Home and away
Some 15 minutes into our chat Mushtaq Ahmed sums his philosophy up in a nutshell: "You can't buy respect with wickets." Self-respect and right conduct are recurring themes through the conversation, and they figure prominently in the explanations for his absence from the Pakistan team during the years he shone for Sussex. So does talk of his faith, of course.
The obvious question is thrown across early: How come he was not playing for Pakistan during his successful Sussex period? In 2003 Mushtaq became the first bowler in five years to take 100 wickets in an English season, helping end Sussex's 164-year wait for the County Championship. He repeated the feat in 2006, and then took 90 wickets in the next season, taking Sussex to a two more titles, before retiring to play in the ICL. His last appearance for his country, though, came in 2003.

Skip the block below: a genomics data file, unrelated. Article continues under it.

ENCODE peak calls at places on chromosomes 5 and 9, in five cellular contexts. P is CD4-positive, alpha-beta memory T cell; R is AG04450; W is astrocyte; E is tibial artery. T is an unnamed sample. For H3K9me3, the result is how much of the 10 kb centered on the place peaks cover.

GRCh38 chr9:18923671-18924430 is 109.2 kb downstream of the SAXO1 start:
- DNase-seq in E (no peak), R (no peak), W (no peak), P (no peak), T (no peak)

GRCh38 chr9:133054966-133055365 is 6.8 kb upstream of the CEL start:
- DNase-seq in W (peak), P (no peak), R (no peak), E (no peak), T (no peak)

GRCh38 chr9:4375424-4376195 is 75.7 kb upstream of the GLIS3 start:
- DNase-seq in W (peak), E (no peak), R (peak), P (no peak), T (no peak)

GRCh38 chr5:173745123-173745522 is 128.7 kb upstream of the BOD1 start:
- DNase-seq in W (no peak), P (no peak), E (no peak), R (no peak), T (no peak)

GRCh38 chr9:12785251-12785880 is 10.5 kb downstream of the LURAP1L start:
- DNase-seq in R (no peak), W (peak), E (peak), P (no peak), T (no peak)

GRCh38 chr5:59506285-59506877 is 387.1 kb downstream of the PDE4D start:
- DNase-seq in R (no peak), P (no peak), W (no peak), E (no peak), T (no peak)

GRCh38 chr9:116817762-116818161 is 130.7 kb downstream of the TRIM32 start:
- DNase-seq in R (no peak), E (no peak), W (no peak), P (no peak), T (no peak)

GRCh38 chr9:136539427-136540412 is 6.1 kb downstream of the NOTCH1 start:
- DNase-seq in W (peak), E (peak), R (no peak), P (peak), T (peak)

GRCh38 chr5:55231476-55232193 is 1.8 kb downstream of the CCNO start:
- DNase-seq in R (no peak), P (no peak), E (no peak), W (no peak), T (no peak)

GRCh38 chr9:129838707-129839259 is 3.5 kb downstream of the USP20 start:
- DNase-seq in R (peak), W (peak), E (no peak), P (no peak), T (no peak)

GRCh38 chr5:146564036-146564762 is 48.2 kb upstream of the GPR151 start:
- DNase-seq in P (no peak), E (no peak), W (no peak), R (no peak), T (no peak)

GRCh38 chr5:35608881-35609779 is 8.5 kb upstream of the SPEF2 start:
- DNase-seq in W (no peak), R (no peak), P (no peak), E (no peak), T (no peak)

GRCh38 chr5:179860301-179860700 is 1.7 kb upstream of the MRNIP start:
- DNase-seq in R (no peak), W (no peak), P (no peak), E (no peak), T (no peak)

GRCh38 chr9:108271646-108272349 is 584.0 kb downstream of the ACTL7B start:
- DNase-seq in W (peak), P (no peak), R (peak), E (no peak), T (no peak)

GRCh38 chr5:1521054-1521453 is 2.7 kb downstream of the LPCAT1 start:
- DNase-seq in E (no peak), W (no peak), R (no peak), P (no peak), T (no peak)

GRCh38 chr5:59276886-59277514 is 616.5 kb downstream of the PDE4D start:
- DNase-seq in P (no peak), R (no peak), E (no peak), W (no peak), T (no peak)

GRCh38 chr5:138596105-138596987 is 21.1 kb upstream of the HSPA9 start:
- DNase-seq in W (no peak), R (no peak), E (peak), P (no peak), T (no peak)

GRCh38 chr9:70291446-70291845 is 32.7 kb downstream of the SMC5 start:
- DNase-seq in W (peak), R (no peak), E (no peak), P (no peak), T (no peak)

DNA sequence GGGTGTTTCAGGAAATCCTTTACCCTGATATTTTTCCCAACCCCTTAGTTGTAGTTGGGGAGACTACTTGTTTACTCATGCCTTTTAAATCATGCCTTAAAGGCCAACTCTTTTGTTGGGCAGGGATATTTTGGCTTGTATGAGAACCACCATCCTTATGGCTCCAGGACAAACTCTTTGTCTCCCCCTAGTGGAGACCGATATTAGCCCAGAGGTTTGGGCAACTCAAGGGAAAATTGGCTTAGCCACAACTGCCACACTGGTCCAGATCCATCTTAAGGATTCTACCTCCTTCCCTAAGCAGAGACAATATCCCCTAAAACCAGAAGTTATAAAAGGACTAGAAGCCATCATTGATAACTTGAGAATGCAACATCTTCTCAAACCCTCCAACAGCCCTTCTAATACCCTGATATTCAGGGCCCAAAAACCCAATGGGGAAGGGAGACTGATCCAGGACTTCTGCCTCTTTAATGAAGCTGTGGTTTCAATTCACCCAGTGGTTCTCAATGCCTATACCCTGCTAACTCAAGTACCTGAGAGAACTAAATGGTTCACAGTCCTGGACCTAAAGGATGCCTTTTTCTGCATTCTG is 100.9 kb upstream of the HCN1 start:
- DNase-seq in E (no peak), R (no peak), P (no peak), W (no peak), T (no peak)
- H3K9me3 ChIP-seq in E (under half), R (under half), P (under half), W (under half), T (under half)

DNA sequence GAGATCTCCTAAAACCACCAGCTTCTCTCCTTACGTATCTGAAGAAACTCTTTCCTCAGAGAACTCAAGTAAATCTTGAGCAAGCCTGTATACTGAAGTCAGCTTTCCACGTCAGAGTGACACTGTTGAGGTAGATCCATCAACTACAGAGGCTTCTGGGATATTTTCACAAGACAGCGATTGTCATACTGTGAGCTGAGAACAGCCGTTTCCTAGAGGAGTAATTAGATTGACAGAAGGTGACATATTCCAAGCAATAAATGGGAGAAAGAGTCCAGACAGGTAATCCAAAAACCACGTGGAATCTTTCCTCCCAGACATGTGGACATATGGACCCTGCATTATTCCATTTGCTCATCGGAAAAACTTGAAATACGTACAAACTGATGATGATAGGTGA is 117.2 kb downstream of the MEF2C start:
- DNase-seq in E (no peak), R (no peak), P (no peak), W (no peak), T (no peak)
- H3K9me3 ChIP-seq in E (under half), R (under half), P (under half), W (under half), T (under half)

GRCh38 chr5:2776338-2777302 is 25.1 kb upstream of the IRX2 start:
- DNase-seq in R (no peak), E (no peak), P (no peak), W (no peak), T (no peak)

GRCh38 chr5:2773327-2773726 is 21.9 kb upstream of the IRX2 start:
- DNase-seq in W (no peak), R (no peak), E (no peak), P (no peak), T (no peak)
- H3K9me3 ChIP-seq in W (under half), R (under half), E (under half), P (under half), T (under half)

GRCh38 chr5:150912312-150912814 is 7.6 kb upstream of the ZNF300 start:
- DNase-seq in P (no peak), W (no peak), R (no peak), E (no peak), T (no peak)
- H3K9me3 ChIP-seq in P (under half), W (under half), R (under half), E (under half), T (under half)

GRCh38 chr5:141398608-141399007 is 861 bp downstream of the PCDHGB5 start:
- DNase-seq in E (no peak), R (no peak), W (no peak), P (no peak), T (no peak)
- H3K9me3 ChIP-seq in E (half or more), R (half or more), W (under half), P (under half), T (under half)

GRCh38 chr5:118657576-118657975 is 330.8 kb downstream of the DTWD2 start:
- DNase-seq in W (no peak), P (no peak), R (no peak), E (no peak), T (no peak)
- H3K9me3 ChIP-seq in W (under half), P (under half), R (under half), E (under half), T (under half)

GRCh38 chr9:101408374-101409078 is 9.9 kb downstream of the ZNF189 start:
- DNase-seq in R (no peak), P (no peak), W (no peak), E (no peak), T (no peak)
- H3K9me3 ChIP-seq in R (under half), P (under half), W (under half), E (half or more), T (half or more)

"I didn't get a single phone call when I played all those years for Sussex," Mushtaq says. He isn't bitter, however. "I have no regrets. I am at complete peace with my career and life. I have never ever criticised anybody and I won't do it, but I am just raising this point so that the people know what was their mistake."
We are in an elegant mahogany-panelled room in a plush five-star hotel in Hyderabad, where Mushtaq is playing in the ICL for the Lahore Badshahs, led by his friend Inzamam-ul-Haq. When Mushy, smiling, robed in a flowing kurta, came gliding in, looking serene, the room grew quiet immediately.